Those who have recently visited my website have seen a change in the layout and order as to how things appear. I was fortunate to attend the WordPress program in Fayetteville, Arkansas, last weekend and got assistance with how to best use this venue. Hopefully, this new “divine order” will assist in expressing what is found here. Secondly, I want to give a “shout out” to Reverend Nancy Norman, the minister at Unity of Delray Beach, Florida, who is retiring this month after more than twenty years. Nancy and Unity of Delray Beach were instrumental in assisting with the printing of the Unity Daily Word by The Kongdan Foundation back in 2006-07 in Western Shandong Province. Issues of that publication have now been seen by more than two and a half million people in China. For many, especially in the countryside they are a keepsake, like the family Bible. Some villages keep all the issues in a central location so they can be viewed by all. They won’t allow them to be checked out like a library. People can come and make copies, but cannot leave with original. Thank you, Reverend Nancy Norman, and have a joyous retirement.
Keeping to our innate and ever-present Virtue
One of my favorite themes of Sun Tzu’s Art of War is that we should fight our enemy where they are not. This does not simply mean in a physical sense, or that we should leave where we are, but to consciously go where others choose not to and fill in the vacuum. To fill our and their environment with what we do want to experience. Others will soon see the difference and have a choice to make. Perhaps our role is in assisting them in making that choice with clear intention and action that leads the way forward for all. Final destinations or outcomes only occurring when all arrive with their virtue intact.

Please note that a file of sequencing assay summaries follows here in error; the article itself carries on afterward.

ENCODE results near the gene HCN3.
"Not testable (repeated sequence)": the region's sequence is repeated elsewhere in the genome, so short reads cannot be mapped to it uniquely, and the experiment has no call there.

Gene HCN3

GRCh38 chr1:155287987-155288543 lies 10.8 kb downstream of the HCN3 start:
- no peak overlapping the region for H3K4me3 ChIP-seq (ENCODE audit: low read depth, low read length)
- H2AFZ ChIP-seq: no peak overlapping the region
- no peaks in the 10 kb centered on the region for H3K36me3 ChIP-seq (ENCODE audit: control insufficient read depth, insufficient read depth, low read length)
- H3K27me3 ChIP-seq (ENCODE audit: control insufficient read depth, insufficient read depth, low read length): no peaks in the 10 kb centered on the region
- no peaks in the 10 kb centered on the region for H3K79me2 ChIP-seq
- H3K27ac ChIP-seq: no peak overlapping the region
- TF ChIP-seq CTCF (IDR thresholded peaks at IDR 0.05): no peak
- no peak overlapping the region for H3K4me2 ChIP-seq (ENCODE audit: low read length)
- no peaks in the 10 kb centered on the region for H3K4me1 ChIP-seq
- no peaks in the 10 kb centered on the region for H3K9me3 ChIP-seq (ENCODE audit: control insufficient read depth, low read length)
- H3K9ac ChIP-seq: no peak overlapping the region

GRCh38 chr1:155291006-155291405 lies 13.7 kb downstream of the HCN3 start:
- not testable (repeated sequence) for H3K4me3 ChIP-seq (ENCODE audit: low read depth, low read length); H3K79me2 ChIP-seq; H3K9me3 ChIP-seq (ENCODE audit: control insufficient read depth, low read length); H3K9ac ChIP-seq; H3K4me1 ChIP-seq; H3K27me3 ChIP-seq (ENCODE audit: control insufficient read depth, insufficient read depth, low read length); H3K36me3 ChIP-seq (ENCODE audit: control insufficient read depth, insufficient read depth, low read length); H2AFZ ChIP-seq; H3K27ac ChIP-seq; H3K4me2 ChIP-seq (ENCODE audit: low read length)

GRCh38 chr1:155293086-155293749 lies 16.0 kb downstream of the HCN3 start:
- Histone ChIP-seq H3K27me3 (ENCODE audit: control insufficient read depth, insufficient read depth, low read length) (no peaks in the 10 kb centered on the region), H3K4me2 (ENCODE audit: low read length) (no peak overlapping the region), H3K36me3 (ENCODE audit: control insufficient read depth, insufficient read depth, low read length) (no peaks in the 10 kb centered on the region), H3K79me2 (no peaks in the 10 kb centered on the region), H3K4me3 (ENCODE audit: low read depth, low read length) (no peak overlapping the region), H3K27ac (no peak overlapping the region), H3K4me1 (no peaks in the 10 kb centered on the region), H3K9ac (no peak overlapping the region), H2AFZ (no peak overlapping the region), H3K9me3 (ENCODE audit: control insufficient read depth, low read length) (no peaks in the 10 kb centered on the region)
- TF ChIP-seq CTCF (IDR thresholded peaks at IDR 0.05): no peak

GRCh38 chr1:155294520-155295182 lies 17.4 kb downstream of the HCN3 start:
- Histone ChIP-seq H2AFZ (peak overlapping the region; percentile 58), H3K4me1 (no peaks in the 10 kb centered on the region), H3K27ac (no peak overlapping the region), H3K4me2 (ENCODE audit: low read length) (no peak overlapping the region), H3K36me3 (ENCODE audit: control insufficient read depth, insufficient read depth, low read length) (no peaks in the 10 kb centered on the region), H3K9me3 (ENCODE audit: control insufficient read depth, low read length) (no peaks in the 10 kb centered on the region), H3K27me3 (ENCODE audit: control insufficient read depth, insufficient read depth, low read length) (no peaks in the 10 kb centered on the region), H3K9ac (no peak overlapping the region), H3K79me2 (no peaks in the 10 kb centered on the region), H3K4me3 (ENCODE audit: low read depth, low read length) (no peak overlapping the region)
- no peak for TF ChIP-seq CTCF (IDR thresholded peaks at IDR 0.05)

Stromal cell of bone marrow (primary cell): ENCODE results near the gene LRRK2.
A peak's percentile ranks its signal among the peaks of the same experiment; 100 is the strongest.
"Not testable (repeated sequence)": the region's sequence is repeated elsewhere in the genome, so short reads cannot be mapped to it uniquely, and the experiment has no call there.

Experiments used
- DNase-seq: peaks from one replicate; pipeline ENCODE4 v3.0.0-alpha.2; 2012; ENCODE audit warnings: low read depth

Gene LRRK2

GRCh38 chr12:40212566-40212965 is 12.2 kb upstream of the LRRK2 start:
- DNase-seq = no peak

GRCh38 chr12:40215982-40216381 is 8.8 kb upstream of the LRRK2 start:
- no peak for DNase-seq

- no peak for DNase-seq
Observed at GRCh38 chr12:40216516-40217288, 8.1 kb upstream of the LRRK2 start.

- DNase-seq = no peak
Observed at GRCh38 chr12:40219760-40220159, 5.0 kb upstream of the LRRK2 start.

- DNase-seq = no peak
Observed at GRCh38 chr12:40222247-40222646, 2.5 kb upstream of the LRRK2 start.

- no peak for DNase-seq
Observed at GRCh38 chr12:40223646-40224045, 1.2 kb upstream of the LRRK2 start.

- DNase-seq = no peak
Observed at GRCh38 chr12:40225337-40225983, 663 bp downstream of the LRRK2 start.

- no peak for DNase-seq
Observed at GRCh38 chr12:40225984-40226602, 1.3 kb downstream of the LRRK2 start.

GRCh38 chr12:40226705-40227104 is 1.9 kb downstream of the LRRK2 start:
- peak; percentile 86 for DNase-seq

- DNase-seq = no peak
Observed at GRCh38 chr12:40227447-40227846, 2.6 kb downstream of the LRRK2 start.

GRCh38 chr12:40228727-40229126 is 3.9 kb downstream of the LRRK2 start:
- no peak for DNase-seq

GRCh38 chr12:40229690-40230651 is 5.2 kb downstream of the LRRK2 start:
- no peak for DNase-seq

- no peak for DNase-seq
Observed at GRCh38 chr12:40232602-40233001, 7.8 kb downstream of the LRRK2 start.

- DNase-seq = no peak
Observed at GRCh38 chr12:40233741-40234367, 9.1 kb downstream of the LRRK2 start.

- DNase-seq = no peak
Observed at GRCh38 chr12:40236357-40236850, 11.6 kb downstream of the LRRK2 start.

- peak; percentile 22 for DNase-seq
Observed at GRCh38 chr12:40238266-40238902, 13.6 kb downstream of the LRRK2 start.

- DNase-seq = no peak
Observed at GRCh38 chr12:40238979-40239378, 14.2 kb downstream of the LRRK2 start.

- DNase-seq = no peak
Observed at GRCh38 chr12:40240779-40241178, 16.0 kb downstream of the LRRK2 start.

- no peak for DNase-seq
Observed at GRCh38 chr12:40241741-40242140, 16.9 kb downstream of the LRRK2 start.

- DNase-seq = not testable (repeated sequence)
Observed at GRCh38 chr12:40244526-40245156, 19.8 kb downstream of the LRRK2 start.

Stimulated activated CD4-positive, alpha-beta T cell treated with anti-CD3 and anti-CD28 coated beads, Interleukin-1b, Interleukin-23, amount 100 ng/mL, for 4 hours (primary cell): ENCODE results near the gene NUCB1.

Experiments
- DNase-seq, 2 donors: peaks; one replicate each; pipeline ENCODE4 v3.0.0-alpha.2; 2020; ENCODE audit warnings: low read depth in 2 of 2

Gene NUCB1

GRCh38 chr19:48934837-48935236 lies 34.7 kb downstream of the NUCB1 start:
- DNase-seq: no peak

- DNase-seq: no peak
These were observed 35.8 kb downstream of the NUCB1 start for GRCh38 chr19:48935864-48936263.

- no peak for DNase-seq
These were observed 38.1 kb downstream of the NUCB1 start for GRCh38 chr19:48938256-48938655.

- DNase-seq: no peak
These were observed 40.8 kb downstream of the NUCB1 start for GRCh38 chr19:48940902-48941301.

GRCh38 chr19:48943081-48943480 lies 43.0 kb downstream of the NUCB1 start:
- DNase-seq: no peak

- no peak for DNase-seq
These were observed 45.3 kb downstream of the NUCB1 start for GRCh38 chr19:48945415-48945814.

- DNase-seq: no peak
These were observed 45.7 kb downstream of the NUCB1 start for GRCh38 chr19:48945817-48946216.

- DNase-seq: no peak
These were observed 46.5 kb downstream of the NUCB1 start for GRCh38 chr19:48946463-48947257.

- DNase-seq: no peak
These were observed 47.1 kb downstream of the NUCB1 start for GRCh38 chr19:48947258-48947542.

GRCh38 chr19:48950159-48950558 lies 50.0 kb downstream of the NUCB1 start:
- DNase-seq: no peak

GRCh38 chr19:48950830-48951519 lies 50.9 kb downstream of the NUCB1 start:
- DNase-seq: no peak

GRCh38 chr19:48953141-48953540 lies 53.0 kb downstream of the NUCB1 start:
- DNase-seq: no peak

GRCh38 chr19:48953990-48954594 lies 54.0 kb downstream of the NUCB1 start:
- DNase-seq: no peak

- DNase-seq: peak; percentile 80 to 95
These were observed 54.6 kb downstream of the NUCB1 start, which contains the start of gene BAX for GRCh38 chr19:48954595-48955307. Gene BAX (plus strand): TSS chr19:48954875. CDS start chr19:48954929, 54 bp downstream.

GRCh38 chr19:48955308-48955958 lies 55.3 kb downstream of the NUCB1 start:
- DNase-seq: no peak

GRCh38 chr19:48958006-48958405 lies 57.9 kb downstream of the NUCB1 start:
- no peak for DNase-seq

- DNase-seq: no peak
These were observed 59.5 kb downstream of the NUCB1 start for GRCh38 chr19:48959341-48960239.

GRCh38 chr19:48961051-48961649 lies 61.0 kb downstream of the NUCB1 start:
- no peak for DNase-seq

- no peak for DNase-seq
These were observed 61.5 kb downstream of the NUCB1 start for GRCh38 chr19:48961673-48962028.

A truism I have been thinking about recently is the idea – that if we (you) abandon your origins, is it possible to erase the claim they have on our body and soul? What can this possibly mean? And can it matter. As I have pondered this thought over the years along with the concept of transformation, I have often been left with this idea asking are we an island unto ourselves, or do we embrace the laws of attraction and embrace our highest selves as we relate with others, and what is that. This has always been the paradox of the sage. Do I only focus on my own enlightenment, or must I bring all those I encounter along with me? As Confucius, Lao Tzu and many others have said, ‘we are not here to create – but to relate”. It is about our relationships, and bringing others to their own highest endeavors and destiny that we are here to convey. I have sat on mountaintops in China peering into the other side, where only those who have come before us reside and asked what is our role and how can we best achieve this. Seeing beyond the clouds one can begin to see the answer lies only within ourselves.
More than fifty years ago, Alan Watts of the “beat generation”, told us we must first “return to our source”. Soon afterwards Ram Dass stated “the person I am from nine to five, is not the person I am from five to nine”. We have come a long way in promoting positive human connections since then. And more recently Ram Dass stressed that “we all are simply walking each other home”. This serves as a preface for how we live today. Mainly in understanding our own personal vibrations and role – that what we put out, returns to us.